NPR commentator fought battle with cancer
WASHINGTON (AP) — Leroy Sievers, a National Public Radio commentator who turned his battle with cancer into a popular and touching radio and online series, has died from his disease. He was 53.
Sievers died Friday at his home in Maryland, NPR announced Saturday in a statement.
He was first diagnosed with colon cancer in 2001. In 2005, the disease returned as a brain tumor and lung cancer.
A report on his own chemotherapy treatments in February 2006 was broadcast on “Morning Edition” and prompted an enthusiastic response from the audience. It eventually became a regular series and feature on the network’s Web site.
“For the past two years, Leroy shared his life with cancer on the air and online with passion, wit and a kind, brutal honesty that created a safe space for an open and candid dialogue about the disease,” NPR Vice President for News Ellen Weiss said in a statement.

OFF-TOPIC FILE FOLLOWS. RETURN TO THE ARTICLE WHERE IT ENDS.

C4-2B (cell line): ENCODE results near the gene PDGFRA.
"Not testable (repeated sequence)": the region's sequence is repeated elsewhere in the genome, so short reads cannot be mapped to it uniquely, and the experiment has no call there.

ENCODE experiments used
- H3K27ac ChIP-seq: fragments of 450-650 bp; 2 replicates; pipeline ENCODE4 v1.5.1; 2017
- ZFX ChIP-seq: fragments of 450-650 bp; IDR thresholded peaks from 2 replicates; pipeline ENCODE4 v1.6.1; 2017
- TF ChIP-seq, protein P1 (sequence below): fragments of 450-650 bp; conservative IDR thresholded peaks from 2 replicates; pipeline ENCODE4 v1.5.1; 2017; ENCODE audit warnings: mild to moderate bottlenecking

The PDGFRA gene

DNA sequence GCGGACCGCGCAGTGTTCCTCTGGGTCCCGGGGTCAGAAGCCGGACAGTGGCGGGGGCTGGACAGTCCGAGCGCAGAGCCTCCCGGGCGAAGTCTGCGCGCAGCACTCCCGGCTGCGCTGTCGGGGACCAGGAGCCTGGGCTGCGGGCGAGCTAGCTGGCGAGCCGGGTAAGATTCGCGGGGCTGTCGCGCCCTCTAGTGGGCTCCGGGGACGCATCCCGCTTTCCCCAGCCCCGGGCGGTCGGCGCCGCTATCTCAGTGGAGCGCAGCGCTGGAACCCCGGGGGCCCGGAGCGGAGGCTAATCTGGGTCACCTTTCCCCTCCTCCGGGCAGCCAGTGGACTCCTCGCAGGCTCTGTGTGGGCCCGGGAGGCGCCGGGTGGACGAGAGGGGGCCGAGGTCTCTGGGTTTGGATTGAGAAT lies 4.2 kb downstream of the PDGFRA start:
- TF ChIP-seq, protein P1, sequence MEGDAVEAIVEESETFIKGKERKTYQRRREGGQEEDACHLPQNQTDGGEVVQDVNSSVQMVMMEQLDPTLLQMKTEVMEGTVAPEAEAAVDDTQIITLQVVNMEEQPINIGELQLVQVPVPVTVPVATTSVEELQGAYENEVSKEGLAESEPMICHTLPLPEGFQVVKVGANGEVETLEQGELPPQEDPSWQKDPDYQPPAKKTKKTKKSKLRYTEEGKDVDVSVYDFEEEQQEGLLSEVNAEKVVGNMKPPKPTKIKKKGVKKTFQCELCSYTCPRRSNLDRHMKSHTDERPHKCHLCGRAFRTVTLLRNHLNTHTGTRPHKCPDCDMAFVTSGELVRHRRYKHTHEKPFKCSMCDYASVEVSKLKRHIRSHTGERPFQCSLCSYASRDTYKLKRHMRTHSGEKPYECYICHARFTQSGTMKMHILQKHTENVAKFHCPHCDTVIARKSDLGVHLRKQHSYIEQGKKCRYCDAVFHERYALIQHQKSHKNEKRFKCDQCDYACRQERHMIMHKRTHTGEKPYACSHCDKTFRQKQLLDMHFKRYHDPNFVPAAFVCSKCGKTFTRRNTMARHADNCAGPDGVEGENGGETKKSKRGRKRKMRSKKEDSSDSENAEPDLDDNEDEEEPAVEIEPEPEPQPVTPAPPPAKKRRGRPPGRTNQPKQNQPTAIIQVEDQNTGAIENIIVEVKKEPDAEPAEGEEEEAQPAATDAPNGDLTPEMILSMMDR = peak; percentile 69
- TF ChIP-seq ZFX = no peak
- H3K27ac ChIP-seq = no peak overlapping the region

His cancer continued to spread during the past few years. After several surgeries, he recently decided to stop treatment.
Sievers worked as a journalist for more than 25 years, including 10 at CBS News and 14 years at ABC News Nightline, four of them as executive producer. He covered more than a dozen wars and was embedded with Ted Koppel to cover the Iraq war and produce “The Fallen,” a tribute to soldiers killed in Iraq and Afghanistan.
“Cancer was not in Leroy’s plans. But he turned his battle with cancer into the most dramatic, the most moving and the most important story of his life,” Koppel wrote on NPR’s Web site.
Sievers is survived by his wife, Laurie Singer. Funeral arrangements were pending.